From the Minister, Thu Oct 12

From the Minister

"These are times that try men's souls," wrote Thomas Paine at the beginning of a series of pamphlets, The American Crisis, begun in 1776. Today men's, women's, and all people's souls in this country are tried by times that, if not already at crisis, appear to be on the brink of it. This may seem a strange assertion, what with the stock market doing well and leading economic indicators looking generally positive. But our souls are tried, even if the median wallet has not yet taken a turn for the thinner. The country has grown polarized. Many are aggrieved -- sometimes they are aggrieved about others being aggrieved. Our souls are tried by the pervasive acrimony of public discourse.

Some of the grievances are legitimate and addressing them is long overdue. Others, not so much. Police brutality that falls disproportionately on people of color would be in the first category, I'd say. Claims from the alt-right about "white genocide" would be in the second. I regard grievances about confederate monuments as in the first category; grievances about the removal of confederate monuments as in the second.

We make a similar distinction in cases where offense is taken. Was the criticism legitimate, and taking offense at it is merely a defensive reaction? Or was the "criticism" actually a slur that warrants being recognized as offensive? Not all offense-taking is equal. It can be hard to determine which is warranted and which isn't. Here's my process.

First, do I have to decide? In many contexts, it's beside the point. If I'm speaking one-to-one with a person who is angry and hurt, my judgment about whether they should be angry and hurt isn't necessary or helpful. Should be is irrelevant; they are. I empathize with the feeling and seek to explore that with the person, hoping to facilitate clarity. Most of the time, I don't have to decide whether I would judge offense-taking warranted. "Warranted" is not a useful determination; offense was, in any case, taken, and my best response is to offer a nonjudgmental presence to that hurt.

In other cases, though, we are called upon to think more systemically. In what ways is our nation, our state, our county, our community, failing to be as fully realized a beloved community as it could be? That is: what are the criticisms that should be taken seriously even if (especially if?) they give offense? What changes, of policy or of attitude, are needed? I don't think there's a definite rule here -- there's no algorithm for distinguishing important criticism from defensive complaint. I do, however, find it helpful to look at where the power is. This itself is sometimes difficult to assess -- there are many different kinds and sources of power. But often the location of the power is clear. Overall and in general, whites have more power than blacks, men have more power than women, the wealthy have more power than the poor, and non-elderly adults have more power than either children or the elderly. My sympathies will tend to be with the grievances of the less powerful. Grievances from the more powerful may well be a defensive clinging to privileges that are not just.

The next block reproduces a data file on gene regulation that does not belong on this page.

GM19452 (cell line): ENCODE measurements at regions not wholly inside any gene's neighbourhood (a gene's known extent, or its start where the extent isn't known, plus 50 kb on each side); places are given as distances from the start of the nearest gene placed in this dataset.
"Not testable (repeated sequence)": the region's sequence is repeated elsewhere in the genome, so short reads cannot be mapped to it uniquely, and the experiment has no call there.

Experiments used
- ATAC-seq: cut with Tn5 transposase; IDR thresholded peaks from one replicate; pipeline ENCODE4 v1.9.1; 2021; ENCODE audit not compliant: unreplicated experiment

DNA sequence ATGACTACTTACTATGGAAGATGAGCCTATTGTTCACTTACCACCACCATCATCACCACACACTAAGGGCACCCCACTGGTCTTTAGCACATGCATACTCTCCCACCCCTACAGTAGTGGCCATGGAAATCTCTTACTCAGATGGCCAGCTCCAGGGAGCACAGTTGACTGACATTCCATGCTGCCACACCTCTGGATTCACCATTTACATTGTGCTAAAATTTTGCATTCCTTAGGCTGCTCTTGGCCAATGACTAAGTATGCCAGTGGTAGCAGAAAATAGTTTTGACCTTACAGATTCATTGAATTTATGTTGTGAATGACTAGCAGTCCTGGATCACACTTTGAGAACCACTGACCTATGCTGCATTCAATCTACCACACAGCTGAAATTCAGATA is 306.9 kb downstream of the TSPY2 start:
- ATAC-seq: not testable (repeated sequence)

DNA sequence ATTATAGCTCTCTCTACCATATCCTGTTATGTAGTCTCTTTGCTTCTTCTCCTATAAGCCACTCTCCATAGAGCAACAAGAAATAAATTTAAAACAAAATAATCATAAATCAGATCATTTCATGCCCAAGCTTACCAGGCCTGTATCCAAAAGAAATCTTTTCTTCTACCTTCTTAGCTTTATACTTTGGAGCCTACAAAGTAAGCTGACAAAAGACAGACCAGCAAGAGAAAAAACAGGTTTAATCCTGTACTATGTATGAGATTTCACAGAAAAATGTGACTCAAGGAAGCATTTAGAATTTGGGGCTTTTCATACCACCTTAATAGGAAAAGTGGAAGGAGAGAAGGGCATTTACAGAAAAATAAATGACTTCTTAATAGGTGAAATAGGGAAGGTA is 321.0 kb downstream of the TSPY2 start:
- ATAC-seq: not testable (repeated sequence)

The caveat in all cases where we exercise judgment to determine what criticism, or what offense-taking, is legitimate, is the one Jesus expressed when he asked: "Why do you see the speck in your neighbor’s eye, but do not notice the log in your own eye?" Thus the systemic questions always lead me back to my ongoing personal, individual work. In what ways am I complicit with the evil I decry? What logs render my vision wooden? Where are my own failures to "serve and protect" without bias? What subtle monuments to privilege do my choices erect?

Yours in the faith we share,

Let's Chat

On Tuesdays, 3-5pm, I'm going to be at an area coffee shop for anyone who might find that a convenient way to get together with their minister.
  • October: I'll be at the Starbucks in Rye: 51 Purchase St.
  • November: I'll be at the Barnes & Noble Cafe, City Center, 230 Main St, White Plains.
Drop by if you can! You can also make an appointment to see me at CUUC, or invite me to visit your home. Call Pam at the church office (914-946-1660) to schedule either.

Practice of the Week

Mealtime Practice. Many families struggle to juggle competing work schedules, school activities, and community commitments. It is nearly impossible to find time to sit down to share a meal together. Yet taking time to eat together can be one of the most important activities that families do. Mealtime is a spiritual discipline: an activity through which those gathered may discover depth and meaning in their lives. READ MORE

Your Moment of Zen

Brown Bear's Purpose. You are perfect exactly as you are. So what do you need with spiritual practice?

Aitken's Case (Zen Master Raven)
Badger's question about the purpose of practice was followed up with a question from Porcupine: "What did Brown Bear have in mind when she took up her role as teacher?"
Raven said, "To make little boys ask questions."
Porcupine said, "Don't patronize me, Roshi. My question is: What did Brown Bear have in mind when she took up the role of teacher?
Raven bobbed her head. "Excellent! Excellent!"
Porcupine stamped his foot. "That's not an answer!"
Raven said, "She didn't have answers in mind."
Hotetsu's Verse
What do the maples have in mind, their red leaves falling?
What does the moon have in mind, its crescent resting in the branches?
Something, perhaps, though they seem
To have forgotten what it was.
Previous Moment of Zen
Saturday Zen Practice at CUUC: HERE.

Other News for Sun Oct 15

RE News
Music News
This week's e-Communitarian

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